Central Asia is a fascinating part of the world that few people have the opportunity to visit. This article will define Central Asia as the five former Soviet countries of Kazakhstan, Kyrgyzstan, Uzbekistan, Tajikistan and Uzbekistan – it will not include Afghanistan or Mongolia (which are sometimes included in ” Central Asia”).
These countries are some of the least explored in the world and are gems steeped in history and some of the most spectacular scenery in the world and exceptionally friendly people. But these countries often experience turmoil, and it is important to check for up-to-date information before going there.
Kazakhstan – The largest country in Central Asia
Kazakhstan is by far the largest and most developed country in Central Asia. Most of the country is a flat Asian steppe – like the Mongols; historical Kazakhs once roamed these vast steppes on horseback.
- Capital: Nur-Sultan (formerly Astana)
- Biggest city: Almaty
The capital is the new city of Nur-Sultan (formerly Astana) in the northern steppes. But the historic capital and largest city is Almaty to the south. Almaty sits at the foot of some of the mightiest mountain ranges in the world and is a stunning place to visit.
- Visa requirement: One month visa-free
Kazakhstan is visa-free for one month for most nationalities. There has been recent political unrest in Kazakhstan – although it is generally a safe country to visit, check for updates from the US State Department.
Kyrgyzstan – The mountainous country
The Kyrgyz people are in many ways similar to the Kazakhs, but while Kazakhstan is mostly flat, Kyrgyzstan is incredibly mountainous. The capital and largest city is Bishkek, and the country is famous for the massive, pristine alpine lake of Issyl Kul.
- Capital and largest city: Bishkek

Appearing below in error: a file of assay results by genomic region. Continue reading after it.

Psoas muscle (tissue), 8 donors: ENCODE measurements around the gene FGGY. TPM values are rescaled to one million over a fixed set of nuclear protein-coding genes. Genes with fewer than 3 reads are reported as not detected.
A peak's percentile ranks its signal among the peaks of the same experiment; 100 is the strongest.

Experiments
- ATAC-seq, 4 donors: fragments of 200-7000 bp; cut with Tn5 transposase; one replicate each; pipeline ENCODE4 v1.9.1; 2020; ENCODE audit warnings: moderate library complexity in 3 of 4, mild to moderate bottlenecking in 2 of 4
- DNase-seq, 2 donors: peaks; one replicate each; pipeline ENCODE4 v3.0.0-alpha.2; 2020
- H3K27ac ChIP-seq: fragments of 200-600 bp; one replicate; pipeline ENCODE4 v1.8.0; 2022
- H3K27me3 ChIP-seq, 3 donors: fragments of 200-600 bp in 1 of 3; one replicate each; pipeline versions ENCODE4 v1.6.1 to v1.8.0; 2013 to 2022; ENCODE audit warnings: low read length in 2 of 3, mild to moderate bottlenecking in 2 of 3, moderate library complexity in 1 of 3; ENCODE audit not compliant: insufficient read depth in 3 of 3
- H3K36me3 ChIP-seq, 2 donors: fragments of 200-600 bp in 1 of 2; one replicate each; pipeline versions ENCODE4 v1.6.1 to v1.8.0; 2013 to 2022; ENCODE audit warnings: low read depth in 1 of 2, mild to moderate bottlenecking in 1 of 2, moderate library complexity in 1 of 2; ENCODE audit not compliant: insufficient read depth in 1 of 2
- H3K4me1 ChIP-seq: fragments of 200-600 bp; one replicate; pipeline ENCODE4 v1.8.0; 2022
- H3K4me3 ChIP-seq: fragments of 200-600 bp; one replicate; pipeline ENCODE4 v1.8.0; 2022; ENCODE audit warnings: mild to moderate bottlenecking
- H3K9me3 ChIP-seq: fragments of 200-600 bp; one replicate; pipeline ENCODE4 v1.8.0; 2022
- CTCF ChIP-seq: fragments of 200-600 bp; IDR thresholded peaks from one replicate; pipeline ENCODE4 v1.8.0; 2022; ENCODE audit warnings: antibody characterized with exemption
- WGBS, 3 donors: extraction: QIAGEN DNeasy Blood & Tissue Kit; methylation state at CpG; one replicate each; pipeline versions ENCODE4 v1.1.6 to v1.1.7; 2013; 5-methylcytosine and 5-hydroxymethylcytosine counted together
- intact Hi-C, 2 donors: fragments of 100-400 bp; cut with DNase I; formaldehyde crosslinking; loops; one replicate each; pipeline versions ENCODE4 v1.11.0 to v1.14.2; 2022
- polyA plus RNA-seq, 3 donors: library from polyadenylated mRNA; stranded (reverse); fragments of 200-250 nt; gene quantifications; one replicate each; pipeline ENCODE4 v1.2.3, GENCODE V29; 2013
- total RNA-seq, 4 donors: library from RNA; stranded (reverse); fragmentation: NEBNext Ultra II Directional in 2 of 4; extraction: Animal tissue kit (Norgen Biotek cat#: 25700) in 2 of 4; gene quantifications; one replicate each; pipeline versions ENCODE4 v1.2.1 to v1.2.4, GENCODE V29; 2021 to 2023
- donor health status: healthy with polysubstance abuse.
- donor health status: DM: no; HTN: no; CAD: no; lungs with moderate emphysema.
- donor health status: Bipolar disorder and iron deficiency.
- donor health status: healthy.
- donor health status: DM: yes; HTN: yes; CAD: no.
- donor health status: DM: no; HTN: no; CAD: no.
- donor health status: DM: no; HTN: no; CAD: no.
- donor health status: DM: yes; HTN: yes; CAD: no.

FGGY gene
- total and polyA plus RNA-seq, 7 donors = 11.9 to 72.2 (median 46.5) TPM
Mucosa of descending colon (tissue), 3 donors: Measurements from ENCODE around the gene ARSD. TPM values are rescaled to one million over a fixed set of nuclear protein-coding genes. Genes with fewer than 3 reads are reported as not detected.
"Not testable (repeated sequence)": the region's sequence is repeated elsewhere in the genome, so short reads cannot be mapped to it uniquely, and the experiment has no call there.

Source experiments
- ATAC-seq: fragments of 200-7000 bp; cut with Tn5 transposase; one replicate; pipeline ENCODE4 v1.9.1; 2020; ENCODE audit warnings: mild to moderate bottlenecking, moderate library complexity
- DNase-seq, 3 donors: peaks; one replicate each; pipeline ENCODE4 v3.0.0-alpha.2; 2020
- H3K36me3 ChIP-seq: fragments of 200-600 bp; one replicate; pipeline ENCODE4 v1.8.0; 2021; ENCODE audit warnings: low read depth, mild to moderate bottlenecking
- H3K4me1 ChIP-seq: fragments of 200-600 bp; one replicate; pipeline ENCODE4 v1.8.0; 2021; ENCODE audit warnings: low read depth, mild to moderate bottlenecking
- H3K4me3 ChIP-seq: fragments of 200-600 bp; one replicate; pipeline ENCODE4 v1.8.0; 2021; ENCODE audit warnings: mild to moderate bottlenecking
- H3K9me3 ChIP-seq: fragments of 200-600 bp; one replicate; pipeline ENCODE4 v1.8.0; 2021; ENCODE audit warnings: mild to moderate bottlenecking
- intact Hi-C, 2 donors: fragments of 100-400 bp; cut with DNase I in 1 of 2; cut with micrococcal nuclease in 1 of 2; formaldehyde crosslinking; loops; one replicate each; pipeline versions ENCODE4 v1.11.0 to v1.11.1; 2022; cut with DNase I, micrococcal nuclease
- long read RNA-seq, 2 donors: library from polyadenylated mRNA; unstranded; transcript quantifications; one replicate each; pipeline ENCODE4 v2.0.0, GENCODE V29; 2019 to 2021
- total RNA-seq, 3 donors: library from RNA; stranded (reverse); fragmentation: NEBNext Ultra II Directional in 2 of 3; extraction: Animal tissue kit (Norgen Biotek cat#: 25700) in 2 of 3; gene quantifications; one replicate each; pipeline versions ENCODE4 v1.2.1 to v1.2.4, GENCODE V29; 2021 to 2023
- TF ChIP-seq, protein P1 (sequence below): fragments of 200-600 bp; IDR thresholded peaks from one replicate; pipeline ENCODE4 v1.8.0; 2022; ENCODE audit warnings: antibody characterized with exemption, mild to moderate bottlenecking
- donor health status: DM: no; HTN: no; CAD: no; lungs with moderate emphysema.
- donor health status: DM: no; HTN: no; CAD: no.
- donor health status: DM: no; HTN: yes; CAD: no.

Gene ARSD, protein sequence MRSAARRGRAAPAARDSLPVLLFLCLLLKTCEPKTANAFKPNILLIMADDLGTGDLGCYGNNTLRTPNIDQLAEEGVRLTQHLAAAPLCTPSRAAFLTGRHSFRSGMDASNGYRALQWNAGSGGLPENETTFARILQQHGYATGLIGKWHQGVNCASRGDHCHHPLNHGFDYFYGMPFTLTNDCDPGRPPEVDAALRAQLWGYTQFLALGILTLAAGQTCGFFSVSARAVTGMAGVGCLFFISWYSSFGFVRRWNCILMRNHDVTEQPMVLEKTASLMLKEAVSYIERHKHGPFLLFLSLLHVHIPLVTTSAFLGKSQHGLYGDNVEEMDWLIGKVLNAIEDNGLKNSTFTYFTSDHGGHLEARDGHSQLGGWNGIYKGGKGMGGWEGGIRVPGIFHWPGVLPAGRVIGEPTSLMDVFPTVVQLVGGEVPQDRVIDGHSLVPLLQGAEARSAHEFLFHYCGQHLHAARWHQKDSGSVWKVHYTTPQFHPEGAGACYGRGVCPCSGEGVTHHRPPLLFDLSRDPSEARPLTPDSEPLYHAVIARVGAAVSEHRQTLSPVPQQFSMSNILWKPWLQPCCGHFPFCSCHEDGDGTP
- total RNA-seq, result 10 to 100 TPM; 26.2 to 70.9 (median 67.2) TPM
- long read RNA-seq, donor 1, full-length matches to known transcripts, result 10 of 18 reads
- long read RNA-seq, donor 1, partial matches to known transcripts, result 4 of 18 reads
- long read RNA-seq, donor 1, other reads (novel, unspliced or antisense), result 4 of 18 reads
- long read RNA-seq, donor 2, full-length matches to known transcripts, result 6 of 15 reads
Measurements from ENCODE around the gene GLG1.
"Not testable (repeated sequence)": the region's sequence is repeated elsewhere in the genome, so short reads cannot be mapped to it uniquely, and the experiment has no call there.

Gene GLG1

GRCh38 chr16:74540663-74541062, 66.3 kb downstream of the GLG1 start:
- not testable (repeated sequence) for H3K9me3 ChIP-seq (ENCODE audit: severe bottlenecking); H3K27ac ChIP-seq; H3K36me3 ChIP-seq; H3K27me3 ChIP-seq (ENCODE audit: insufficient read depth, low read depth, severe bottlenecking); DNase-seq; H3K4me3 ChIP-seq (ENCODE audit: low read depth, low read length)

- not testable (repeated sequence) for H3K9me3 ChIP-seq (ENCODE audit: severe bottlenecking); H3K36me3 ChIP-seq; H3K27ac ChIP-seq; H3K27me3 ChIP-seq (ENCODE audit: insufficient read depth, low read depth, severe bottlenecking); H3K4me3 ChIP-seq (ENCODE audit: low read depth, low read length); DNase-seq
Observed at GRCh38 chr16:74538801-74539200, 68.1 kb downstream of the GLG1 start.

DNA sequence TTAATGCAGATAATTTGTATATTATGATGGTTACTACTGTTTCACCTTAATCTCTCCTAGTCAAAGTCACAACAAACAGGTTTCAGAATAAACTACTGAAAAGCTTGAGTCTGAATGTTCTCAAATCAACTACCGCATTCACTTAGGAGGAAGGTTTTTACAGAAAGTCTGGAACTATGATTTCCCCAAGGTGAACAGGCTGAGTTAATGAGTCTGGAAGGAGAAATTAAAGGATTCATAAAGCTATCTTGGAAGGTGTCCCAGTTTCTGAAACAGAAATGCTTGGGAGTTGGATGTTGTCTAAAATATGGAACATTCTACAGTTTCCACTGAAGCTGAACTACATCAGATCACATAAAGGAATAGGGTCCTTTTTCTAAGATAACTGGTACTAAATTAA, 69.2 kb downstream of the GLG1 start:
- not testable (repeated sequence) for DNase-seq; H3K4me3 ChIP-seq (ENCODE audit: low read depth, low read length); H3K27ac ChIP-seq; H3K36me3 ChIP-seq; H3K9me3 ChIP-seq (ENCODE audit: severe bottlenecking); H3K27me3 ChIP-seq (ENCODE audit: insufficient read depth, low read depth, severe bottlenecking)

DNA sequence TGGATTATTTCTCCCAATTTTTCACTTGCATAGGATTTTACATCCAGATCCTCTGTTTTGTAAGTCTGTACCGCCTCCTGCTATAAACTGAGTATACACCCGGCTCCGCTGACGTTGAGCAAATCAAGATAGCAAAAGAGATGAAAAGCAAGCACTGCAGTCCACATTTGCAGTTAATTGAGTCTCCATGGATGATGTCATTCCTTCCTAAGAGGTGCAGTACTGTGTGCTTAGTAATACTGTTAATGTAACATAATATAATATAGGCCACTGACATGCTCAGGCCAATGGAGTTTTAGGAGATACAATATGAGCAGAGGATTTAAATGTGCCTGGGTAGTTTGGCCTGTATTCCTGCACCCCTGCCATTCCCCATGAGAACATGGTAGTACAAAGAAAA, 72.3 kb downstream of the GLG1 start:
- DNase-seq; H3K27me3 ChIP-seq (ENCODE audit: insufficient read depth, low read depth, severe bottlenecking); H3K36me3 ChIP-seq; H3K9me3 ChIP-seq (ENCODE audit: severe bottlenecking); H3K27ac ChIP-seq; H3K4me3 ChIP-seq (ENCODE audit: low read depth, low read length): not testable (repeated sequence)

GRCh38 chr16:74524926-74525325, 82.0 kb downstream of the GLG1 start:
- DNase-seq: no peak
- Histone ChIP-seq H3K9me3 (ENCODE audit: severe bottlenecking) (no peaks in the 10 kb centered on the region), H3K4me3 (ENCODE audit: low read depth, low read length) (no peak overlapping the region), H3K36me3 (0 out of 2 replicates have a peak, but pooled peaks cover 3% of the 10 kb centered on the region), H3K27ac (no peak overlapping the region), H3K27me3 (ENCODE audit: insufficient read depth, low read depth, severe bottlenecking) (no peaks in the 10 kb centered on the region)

Kyrgyzstan is generally less developed than Kazakhstan but is very touristy. A country staple is multi-day horseback riding through the mountains and sleeping in traditional yurts.
- Visa requirement: 60 days visa-free
Uzbekistan – The country with rich ancient architecture
The two main attractions of Uzbekistan are its stunning architecture and the now largely extinct Aral Sea Ghost Fleet. Uzbekistan is the most popular country in Central Asia and is on the Silk Road. There are many group tours in Uzbekistan, where you can see the incredible architecture of Bukhara, Samarkand and Tashkent. If you have time, visit the Ghost Fleet on the extinct Aral Sea.
- Capital and largest city: Tashkent
For most Western passport holders, Uzbekistan is visa-free for 30 days – but for Americans, they must apply for an e-Visa online (it’s very simple and straightforward).
- Most Western passports: 30 days visa-free (Canada, UK, EU, Australia, New Zealand)
- US passports: e-Visa required
As of this writing, parts of Uzbekistan are experiencing significant unrest – check for updates on the situation before you go.
Tajikistan – Home of the Pamir Highway
Tajikistan is a small alpine country nestled between Kyrgyzstan and Afghanistan. It is a poor country, but which welcomes tourists. One of Tajikistan’s biggest attractions is the famous and remote Pamir Highway – it’s a unique experience for those who do it.
- Capital and largest city: Dushanbe
To visit the Pamir highway, tourists need a permit to visit the Gorno-Badakhshan Autonomous Region (it costs $20.00)
- Visa policy: Visa free for 30 days (except UK)
Until 2022, tourists had to apply for an e-Visa to visit Tajikistan, but as of January 1, 2022, visas have been waived for most Western countries (except the UK, which still requires an e-Visa). e-Visa).
Turkmenistan – The land of the hermit
Turkmenistan is very different from the other four Central Asian countries. The country is largely closed to tourism and visas are very difficult to obtain. Tourists need organized tours which will probably be quite expensive and tourist guides to take them around the country.
- Capital and largest city: Ashgabat
- Visa policy: Compulsory Visa and Very Difficult to Obtain
One way to visit Turkmenistan is to simply transit from Iran to Uzbekistan or Kazakhstan – the transit visa is five days. However, this option is very difficult for Americans, Canadians and British because it is difficult for them to visit Iran.
It is not recommended to visit Turkmenistan unless you are an experienced traveler. Visitors should be careful of what they say, do and what they photograph. It is common for the police to follow tourists. Never talk about politics in Turkmenistan.